After feeling discouraged by other doctors, Hollie Hepler, now living in Lakeland, Florida, turned to Dr. William Schoolcraft, a pioneer in fertility medicine and founder of the Colorado Center for Reproductive Medicine, a leading global fertility center. She had a phone consultation with the doctor in early 2018.
"This [was] the first time in three years that I felt like someone was telling me that it was possible and not making me feel insecure about my syndrome," she said. "I got off the phone and said, 'Joe, we're going to have a baby,' and we just cried. It felt like the picture became clear for us."
View this post on Instagram
It was all PART OF THE PLAN | our miracle baby BOY will be here June 2019 | through our IVF/Gestational Surrogacy story God has taught me that HIS ways are better than mine. I love OUR story and I love that you have been a part of it too! Thank you for your love, your support and your encouragement. ADDING A NEW PLAYER TO OUR TEAM!! #TEAMBABYHEP 👶🏼💙
Soon, the Heplers began traveling back and forth between Florida and Colorado for appointments and testing. Hollie had to have her eggs retrieved and Joe his sperm, so the baby Willis would carry would be biologically their own.
"Hollie understood this was just an anomaly she was born with, but together, they could create their own genetic baby, and after it was born it would just be their baby like any other," said Schoolcraft. "Their family's life was going to be normal, but there was just this nine-month detour to get there."
Willis also had to travel to Colorado near the end of the Heplers' in-vitro fertilization (IVF) process and underwent injections to prepare her body for pregnancy. Last September, the embryo of Hollie and Joe Hepler's baby was transferred to Willis's uterus.
"We sat in the hotel room in Colorado and cried and laughed while [Willis] was on bed rest," recalled Hollie Hepler. "Nine days later, we found out we were pregnant."
The two couples nicknamed themselves "Team Baby Hep" as they underwent Willis' pregnancy together.
"That was one of my biggest goals, keeping Hollie part of the pregnancy. I never wanted her to feel disconnected," Willis said. "I would send her pictures constantly, play her voice memos for the baby and always made sure she was the one making decisions."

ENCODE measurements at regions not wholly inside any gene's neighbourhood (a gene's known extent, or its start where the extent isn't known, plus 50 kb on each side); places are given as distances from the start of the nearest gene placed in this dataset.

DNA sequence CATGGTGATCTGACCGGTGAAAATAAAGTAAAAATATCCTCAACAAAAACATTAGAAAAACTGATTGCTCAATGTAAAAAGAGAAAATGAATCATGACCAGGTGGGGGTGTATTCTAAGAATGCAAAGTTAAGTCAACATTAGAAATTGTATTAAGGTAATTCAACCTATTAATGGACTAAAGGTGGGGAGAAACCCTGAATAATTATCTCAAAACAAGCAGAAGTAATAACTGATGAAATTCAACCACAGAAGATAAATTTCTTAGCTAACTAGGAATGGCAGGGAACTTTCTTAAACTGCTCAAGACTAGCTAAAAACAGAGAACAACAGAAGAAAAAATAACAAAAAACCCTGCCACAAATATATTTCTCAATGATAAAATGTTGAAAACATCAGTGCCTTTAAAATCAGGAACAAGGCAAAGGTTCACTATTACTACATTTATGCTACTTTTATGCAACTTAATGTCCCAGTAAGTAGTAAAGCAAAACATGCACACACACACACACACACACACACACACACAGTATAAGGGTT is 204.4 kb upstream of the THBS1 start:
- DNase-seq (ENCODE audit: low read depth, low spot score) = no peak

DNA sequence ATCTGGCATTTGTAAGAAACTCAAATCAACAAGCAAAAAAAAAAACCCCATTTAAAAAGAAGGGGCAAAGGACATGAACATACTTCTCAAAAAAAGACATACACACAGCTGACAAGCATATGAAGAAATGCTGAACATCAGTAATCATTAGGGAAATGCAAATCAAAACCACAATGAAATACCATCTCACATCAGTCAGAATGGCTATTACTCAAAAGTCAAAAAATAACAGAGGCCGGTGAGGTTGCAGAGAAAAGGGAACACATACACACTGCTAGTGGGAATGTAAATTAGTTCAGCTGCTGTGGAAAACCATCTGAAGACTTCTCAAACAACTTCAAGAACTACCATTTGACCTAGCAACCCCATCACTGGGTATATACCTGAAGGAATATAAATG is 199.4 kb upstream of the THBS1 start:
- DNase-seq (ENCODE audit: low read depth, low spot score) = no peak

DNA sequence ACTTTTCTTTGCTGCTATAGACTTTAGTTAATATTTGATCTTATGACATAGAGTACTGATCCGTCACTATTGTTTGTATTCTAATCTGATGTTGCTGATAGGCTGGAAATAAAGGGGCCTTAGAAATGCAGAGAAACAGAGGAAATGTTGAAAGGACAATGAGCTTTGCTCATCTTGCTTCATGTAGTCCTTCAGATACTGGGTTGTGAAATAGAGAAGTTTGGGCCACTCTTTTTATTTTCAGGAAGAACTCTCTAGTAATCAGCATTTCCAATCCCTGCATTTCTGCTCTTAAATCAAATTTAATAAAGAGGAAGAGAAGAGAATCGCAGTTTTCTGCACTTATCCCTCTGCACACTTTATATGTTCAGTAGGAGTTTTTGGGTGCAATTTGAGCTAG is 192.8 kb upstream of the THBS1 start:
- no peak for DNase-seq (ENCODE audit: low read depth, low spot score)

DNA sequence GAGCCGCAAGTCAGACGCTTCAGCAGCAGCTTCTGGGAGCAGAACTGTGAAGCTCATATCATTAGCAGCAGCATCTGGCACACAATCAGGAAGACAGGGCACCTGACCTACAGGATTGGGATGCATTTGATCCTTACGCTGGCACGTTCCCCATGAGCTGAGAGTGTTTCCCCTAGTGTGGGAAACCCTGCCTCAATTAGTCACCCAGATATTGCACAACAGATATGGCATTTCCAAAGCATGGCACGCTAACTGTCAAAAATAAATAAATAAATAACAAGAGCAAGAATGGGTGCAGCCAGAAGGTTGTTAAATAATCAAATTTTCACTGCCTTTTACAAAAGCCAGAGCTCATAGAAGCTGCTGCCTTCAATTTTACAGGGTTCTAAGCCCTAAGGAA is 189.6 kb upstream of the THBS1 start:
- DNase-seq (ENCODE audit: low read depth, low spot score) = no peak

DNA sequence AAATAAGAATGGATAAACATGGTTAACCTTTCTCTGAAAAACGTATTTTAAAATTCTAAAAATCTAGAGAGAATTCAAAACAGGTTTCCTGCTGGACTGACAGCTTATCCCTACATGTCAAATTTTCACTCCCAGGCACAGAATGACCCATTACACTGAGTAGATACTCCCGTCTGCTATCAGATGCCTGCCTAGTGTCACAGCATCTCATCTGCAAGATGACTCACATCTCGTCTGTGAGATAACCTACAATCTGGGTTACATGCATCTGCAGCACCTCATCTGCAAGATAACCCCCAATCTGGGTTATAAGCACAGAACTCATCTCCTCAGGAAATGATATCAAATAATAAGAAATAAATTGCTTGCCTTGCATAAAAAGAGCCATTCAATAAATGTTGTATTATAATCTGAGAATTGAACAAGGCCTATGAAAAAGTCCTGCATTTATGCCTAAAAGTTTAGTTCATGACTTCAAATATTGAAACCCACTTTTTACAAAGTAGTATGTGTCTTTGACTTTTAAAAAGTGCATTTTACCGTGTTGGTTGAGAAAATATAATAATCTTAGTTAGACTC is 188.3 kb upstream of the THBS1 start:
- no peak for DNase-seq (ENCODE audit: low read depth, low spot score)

View this post on Instagram
One month until we meet baby cousin! We don’t take one bit of this miracle from heaven for granted. I feel like I haven’t said it enough but we are incredibly thankful for the team @ccrmfertility. They are the best and more than worth the flight across the country (some people fly across the world to see them!). They follow the gold standard every step of the way. They help navigate through every obstacle and make you feel like you are their only patient. They’re just SO good at what they do and we’re beyond grateful. #TeamBabyHep #growingbabycousin #ccrmfertility 📷 @boquet.burke
The couples also relied on the support of family and friends, both financially and emotionally. A GoFundMe page set up by the Heplers' friends in Lakeland raised more than $14,000 to help them cover the costs of treatment, according to Hollie Hepler.
"Our story has involved family and friends from across the country and everyone has rallied," she said. "I think that's the miracle of it, that it has taken the support of this team to bring this miracle to pass."
Last week, Willis gave birth to the Heplers' son, an 8 pound, 9 ounce, healthy baby they named Jarrell Clayton Hepler, known as JC.
"My mom was there in the delivery room, and it was a real redeeming moment for both of us," said Hollie Hepler. "I kept thinking, this was a part of the plan, this was God's plan the entire time."
Hollie Hepler said in the week that she's been at home with her son, she's had flashbacks of the 15 years she spent thinking she would never have a child of her own.
"I see now how it all just worked out," she said, describing feelings of "relief and great joy and hope."
Willis, who is recovering well from the delivery at home in Gainesville, said she is reflecting on the miracle of what happened and enjoying watching her brother as a dad.
"He's doing amazing as a dad. He's super calm and just loves to snuggle him," she said. "The biggest thing that I learned is when you feel that nudge, even if you're scared and don't know how it's going to work out, just go for it."
"You learn so much and you grow and you realize that you're stronger than you think and you get to see a miracle," Willis said.